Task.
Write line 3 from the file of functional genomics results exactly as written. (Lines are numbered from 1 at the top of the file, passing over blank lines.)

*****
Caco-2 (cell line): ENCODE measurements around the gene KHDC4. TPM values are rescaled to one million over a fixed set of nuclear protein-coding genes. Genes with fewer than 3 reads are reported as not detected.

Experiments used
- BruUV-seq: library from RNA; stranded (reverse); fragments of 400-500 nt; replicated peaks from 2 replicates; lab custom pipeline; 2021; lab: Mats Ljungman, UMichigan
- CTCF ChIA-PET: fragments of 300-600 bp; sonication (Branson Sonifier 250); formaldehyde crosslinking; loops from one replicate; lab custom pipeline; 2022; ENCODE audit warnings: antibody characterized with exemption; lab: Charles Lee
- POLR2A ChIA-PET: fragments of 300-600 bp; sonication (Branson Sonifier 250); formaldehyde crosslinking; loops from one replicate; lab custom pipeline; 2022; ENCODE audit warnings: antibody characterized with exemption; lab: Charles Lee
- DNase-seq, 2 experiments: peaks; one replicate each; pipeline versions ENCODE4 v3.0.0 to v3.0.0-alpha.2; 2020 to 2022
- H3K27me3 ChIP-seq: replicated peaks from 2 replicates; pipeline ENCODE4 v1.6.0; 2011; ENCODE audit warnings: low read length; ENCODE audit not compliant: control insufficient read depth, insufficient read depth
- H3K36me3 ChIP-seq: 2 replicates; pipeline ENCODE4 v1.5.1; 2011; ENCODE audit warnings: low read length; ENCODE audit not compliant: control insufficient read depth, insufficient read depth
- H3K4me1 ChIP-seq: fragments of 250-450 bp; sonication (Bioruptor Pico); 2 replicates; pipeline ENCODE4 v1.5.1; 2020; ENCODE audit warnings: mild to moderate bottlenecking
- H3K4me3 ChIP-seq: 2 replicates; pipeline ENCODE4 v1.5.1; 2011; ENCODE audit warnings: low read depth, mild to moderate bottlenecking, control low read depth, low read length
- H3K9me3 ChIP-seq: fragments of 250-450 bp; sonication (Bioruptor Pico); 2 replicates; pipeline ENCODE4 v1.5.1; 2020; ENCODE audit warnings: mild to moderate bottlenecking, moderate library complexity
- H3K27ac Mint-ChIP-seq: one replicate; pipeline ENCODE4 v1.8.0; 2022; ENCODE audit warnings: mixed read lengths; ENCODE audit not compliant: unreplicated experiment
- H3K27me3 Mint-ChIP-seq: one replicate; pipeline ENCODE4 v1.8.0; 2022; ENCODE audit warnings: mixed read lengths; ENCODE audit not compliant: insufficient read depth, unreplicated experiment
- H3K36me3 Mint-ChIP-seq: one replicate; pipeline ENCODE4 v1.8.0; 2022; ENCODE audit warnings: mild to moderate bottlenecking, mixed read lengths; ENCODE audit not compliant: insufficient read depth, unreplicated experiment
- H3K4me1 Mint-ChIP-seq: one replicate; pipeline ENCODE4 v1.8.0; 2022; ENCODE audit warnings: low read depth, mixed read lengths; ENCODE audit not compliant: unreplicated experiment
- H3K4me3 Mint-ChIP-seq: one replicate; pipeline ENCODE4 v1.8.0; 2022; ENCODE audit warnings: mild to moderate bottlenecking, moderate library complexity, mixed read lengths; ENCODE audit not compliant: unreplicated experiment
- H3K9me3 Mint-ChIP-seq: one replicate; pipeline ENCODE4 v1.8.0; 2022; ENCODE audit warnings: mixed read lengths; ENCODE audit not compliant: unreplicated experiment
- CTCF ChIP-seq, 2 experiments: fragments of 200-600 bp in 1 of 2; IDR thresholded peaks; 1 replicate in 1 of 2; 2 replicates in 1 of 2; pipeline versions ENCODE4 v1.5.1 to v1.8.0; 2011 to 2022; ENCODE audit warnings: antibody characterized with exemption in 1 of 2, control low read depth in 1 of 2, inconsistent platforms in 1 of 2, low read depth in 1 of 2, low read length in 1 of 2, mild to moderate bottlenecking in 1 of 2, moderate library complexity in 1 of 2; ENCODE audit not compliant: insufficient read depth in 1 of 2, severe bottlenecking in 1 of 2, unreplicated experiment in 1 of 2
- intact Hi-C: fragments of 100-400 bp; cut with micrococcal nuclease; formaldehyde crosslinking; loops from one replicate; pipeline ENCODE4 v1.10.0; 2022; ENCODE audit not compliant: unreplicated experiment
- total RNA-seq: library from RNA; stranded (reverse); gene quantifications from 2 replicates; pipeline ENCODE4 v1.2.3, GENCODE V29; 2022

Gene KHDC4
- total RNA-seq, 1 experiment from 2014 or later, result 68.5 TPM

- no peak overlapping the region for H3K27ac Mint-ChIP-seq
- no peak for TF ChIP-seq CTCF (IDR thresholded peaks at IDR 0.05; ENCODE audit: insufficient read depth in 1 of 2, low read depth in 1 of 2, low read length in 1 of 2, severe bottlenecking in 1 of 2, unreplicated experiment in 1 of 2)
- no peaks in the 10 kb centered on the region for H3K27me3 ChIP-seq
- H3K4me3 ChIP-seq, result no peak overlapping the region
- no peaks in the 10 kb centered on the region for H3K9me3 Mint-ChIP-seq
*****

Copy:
- BruUV-seq: library from RNA; stranded (reverse); fragments of 400-500 nt; replicated peaks from 2 replicates; lab custom pipeline; 2021; lab: Mats Ljungman, UMichigan